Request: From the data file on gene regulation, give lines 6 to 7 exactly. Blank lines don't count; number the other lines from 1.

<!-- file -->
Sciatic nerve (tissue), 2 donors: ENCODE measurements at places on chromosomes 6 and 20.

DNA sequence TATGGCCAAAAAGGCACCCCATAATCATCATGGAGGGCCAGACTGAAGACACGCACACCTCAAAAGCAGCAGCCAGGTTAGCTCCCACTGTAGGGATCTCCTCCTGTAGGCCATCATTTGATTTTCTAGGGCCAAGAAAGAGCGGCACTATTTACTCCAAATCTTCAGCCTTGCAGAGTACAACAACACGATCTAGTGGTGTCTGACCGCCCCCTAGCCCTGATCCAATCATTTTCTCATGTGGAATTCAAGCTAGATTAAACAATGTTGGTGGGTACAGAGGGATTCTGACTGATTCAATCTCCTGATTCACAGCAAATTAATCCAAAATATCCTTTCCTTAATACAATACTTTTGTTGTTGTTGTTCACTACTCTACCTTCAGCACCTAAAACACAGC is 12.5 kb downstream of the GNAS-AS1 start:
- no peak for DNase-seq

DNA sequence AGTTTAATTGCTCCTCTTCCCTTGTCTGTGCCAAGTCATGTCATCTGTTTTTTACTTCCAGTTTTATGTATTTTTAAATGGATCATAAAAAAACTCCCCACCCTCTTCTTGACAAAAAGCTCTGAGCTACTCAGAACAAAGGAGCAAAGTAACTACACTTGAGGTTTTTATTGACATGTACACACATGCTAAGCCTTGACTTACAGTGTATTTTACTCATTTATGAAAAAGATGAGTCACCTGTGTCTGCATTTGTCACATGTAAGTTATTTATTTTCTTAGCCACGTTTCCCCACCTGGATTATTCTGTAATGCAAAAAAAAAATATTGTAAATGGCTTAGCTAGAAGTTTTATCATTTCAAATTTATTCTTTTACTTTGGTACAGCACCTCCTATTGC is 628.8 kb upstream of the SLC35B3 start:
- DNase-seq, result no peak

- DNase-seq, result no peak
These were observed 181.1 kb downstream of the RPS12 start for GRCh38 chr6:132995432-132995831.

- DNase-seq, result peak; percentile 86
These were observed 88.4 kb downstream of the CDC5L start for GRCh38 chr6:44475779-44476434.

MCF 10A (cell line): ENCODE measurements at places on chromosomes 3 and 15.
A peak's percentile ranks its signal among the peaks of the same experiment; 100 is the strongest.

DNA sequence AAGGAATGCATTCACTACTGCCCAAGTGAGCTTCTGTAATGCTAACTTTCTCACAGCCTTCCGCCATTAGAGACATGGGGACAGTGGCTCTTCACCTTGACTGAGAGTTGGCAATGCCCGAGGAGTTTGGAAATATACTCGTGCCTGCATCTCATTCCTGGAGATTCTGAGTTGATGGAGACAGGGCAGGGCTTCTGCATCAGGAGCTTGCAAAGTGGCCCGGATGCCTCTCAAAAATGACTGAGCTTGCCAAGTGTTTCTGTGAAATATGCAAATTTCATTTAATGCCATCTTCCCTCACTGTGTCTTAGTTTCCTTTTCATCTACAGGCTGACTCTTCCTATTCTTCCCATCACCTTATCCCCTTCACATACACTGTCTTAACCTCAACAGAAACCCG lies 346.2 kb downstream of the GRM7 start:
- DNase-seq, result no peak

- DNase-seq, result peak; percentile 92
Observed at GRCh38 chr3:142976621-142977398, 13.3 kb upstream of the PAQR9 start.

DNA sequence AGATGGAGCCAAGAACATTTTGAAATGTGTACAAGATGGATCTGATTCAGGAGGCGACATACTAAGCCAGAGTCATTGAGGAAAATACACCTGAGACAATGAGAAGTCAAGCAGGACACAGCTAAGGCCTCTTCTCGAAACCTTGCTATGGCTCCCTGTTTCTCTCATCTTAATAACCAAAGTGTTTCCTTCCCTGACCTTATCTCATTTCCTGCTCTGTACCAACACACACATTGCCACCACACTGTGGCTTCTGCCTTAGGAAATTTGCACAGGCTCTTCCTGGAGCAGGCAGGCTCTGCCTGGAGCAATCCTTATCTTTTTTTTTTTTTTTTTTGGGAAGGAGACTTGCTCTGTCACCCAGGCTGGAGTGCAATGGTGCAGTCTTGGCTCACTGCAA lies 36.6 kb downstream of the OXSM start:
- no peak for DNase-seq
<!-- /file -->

- DNase-seq, result no peak
These were observed 181.1 kb downstream of the RPS12 start for GRCh38 chr6:132995432-132995831.